http://discussionphysics.blogspot.com/

    Posted by josephlkremer | May 27, 2012, 3:38 PM
    • Hey Joe,

      You bring up some good points. Your insight about the exam covering only 20% of the material is an especially sharp one!

      –> Note added in at the end of writing the comment: Sorry this is so long. I got started and then just kept going and going. I guess your reply really make me have to think a lot about what I’m trying to do with SBG. Also, I’m definitely doing some mad procrastination on writing the exams for this week…!

      I don’t really like the prerequisite idea involved in the tree structure either. It was my first idea about how to retain the good effects and benefits of SBG while using points. I think that just creating standards and grading them with points is hardly any different from traditional grading. If you put a number grade on something that will be averaged with other grades (whether you get “retakes” or not), only exceptionally mature students will look at anything but the number. Few students would acknowledge written, non-numerical feedback just because they would be tested on the material again someday (look at students now preparing for final exams in traditionally-graded classes to see what I mean!).

      Also, I think I disagree with the purpose of grading. I think the purpose is to rank people, not to give feedback. As a method of giving feedback, a single number or letter is an astonishingly poor form of communication. In any outside-of-school situation where you are trying to learn a new skill for pleasure, interest, a job, etc, a grade would be ridiculous. Instead, you would essentially have a list (a real list, maybe, or an idea in your head, etc) of skills you want/need to learn, and your coach would give you feedback on those skills as you went along. If you later realized that you hadn’t completely mastered an earlier skill, you would need to go back and practice it more until you were satisfied that you could do it repeatably since other skills would likely depend on it. Etc, etc.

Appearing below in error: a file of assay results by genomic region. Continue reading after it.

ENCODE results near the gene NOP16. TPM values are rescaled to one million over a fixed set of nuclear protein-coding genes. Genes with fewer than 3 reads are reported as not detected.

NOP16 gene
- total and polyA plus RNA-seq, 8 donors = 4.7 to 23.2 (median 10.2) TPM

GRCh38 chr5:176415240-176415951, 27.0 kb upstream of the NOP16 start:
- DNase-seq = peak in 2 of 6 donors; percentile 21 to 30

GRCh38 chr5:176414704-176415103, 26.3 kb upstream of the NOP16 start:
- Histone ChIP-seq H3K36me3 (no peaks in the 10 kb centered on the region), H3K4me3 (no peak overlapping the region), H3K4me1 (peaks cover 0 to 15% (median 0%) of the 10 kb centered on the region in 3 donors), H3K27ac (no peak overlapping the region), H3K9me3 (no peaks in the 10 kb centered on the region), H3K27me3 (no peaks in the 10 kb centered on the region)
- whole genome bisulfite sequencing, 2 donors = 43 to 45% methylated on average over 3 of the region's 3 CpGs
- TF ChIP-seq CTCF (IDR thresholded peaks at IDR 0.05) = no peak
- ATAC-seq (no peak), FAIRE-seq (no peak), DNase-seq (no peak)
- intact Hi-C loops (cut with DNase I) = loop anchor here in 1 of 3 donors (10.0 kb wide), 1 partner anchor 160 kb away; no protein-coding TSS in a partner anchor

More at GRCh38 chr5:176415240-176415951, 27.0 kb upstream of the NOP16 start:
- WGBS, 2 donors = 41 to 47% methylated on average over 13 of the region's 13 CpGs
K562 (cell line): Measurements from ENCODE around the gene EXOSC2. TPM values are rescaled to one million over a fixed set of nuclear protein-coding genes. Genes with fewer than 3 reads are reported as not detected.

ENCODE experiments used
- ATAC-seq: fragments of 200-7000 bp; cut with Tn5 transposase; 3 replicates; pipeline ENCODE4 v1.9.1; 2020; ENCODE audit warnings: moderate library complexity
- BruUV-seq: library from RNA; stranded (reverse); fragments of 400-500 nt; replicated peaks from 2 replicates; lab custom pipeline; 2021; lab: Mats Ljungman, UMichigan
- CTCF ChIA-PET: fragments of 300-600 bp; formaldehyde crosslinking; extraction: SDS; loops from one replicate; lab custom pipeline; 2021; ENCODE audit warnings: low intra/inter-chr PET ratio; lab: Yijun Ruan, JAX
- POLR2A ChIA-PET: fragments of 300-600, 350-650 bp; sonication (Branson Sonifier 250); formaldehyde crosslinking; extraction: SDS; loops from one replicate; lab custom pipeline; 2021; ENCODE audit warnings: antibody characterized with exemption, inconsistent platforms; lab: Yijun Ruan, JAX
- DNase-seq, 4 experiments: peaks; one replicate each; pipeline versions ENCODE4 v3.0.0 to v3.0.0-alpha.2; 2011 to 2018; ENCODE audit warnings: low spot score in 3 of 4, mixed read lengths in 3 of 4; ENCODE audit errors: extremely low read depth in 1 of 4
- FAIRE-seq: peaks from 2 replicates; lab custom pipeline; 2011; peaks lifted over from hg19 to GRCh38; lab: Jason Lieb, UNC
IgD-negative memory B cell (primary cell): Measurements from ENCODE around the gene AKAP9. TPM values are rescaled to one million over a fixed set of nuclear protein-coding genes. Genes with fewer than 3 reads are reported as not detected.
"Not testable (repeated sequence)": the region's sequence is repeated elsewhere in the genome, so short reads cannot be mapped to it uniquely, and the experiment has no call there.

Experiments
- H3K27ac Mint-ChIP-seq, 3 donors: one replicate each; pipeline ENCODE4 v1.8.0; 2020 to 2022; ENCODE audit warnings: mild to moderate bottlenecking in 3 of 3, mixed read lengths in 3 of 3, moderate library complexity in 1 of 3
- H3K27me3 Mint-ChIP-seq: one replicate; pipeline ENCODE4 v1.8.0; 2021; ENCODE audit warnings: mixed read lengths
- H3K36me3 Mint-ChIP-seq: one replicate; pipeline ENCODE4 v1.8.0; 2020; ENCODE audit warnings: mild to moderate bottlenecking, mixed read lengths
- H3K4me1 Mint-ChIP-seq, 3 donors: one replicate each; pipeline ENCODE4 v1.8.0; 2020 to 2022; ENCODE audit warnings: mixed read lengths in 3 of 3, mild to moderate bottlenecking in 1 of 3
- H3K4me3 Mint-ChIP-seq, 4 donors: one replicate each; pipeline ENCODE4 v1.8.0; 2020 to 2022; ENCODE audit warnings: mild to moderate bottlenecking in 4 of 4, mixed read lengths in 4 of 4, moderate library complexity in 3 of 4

In support of that, here’s a great course evaluation quote from this spring giving a concise description of the grading system we used this year: “The grading system doesn’t revolve around a grade. Students try to master objectives by taking quizzes and getting scored on a scale of 0-2 (2 showing mastery). The point of the class isn’t for students to consistently be trying to achieve a specific grade on a quiz but is focused on the depth of understanding physics from each student. The exam is the only time there will be a grade as students have the chance to show their understanding of the year.”